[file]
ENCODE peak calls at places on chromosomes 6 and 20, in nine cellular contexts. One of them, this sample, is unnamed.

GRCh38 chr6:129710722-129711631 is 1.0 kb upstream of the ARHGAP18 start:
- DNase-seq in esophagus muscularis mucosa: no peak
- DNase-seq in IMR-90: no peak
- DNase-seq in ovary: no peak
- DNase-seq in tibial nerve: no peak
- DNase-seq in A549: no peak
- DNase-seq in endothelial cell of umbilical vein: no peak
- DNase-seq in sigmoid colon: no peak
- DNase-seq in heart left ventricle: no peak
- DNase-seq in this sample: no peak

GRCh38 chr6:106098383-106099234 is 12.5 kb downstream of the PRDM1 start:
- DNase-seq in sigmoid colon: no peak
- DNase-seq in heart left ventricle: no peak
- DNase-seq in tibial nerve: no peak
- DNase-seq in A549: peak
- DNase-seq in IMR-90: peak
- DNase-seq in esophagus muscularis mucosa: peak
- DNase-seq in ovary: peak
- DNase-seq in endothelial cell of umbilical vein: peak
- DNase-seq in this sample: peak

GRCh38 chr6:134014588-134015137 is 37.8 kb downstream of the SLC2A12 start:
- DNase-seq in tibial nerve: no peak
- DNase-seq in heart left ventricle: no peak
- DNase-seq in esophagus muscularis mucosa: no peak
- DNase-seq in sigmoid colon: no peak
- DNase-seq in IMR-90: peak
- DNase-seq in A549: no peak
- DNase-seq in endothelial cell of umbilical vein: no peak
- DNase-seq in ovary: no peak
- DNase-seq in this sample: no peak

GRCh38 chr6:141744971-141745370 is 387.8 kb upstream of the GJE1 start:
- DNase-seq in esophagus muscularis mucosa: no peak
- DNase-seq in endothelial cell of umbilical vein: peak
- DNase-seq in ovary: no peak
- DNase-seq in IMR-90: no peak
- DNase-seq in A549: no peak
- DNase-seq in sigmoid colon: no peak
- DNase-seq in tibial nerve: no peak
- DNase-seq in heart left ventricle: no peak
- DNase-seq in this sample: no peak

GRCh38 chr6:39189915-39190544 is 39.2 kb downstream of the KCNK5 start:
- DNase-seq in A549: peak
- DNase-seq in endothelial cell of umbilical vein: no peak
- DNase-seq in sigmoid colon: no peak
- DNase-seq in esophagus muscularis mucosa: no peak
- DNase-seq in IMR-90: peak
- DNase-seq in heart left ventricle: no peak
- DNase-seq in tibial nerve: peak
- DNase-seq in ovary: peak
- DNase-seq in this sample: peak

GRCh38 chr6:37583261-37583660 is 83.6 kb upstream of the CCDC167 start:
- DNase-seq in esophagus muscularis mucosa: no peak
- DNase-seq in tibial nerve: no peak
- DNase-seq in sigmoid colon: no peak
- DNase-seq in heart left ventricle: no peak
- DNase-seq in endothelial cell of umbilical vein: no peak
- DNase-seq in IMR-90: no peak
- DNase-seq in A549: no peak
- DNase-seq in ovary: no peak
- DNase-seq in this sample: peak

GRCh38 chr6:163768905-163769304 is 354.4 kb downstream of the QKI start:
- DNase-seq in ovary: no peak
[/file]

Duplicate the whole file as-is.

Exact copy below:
ENCODE peak calls at places on chromosomes 6 and 20, in nine cellular contexts. One of them, this sample, is unnamed.

GRCh38 chr6:129710722-129711631 is 1.0 kb upstream of the ARHGAP18 start:
- DNase-seq in esophagus muscularis mucosa: no peak
- DNase-seq in IMR-90: no peak
- DNase-seq in ovary: no peak
- DNase-seq in tibial nerve: no peak
- DNase-seq in A549: no peak
- DNase-seq in endothelial cell of umbilical vein: no peak
- DNase-seq in sigmoid colon: no peak
- DNase-seq in heart left ventricle: no peak
- DNase-seq in this sample: no peak

GRCh38 chr6:106098383-106099234 is 12.5 kb downstream of the PRDM1 start:
- DNase-seq in sigmoid colon: no peak
- DNase-seq in heart left ventricle: no peak
- DNase-seq in tibial nerve: no peak
- DNase-seq in A549: peak
- DNase-seq in IMR-90: peak
- DNase-seq in esophagus muscularis mucosa: peak
- DNase-seq in ovary: peak
- DNase-seq in endothelial cell of umbilical vein: peak
- DNase-seq in this sample: peak

GRCh38 chr6:134014588-134015137 is 37.8 kb downstream of the SLC2A12 start:
- DNase-seq in tibial nerve: no peak
- DNase-seq in heart left ventricle: no peak
- DNase-seq in esophagus muscularis mucosa: no peak
- DNase-seq in sigmoid colon: no peak
- DNase-seq in IMR-90: peak
- DNase-seq in A549: no peak
- DNase-seq in endothelial cell of umbilical vein: no peak
- DNase-seq in ovary: no peak
- DNase-seq in this sample: no peak

GRCh38 chr6:141744971-141745370 is 387.8 kb upstream of the GJE1 start:
- DNase-seq in esophagus muscularis mucosa: no peak
- DNase-seq in endothelial cell of umbilical vein: peak
- DNase-seq in ovary: no peak
- DNase-seq in IMR-90: no peak
- DNase-seq in A549: no peak
- DNase-seq in sigmoid colon: no peak
- DNase-seq in tibial nerve: no peak
- DNase-seq in heart left ventricle: no peak
- DNase-seq in this sample: no peak

GRCh38 chr6:39189915-39190544 is 39.2 kb downstream of the KCNK5 start:
- DNase-seq in A549: peak
- DNase-seq in endothelial cell of umbilical vein: no peak
- DNase-seq in sigmoid colon: no peak
- DNase-seq in esophagus muscularis mucosa: no peak
- DNase-seq in IMR-90: peak
- DNase-seq in heart left ventricle: no peak
- DNase-seq in tibial nerve: peak
- DNase-seq in ovary: peak
- DNase-seq in this sample: peak

GRCh38 chr6:37583261-37583660 is 83.6 kb upstream of the CCDC167 start:
- DNase-seq in esophagus muscularis mucosa: no peak
- DNase-seq in tibial nerve: no peak
- DNase-seq in sigmoid colon: no peak
- DNase-seq in heart left ventricle: no peak
- DNase-seq in endothelial cell of umbilical vein: no peak
- DNase-seq in IMR-90: no peak
- DNase-seq in A549: no peak
- DNase-seq in ovary: no peak
- DNase-seq in this sample: peak

GRCh38 chr6:163768905-163769304 is 354.4 kb downstream of the QKI start:
- DNase-seq in ovary: no peak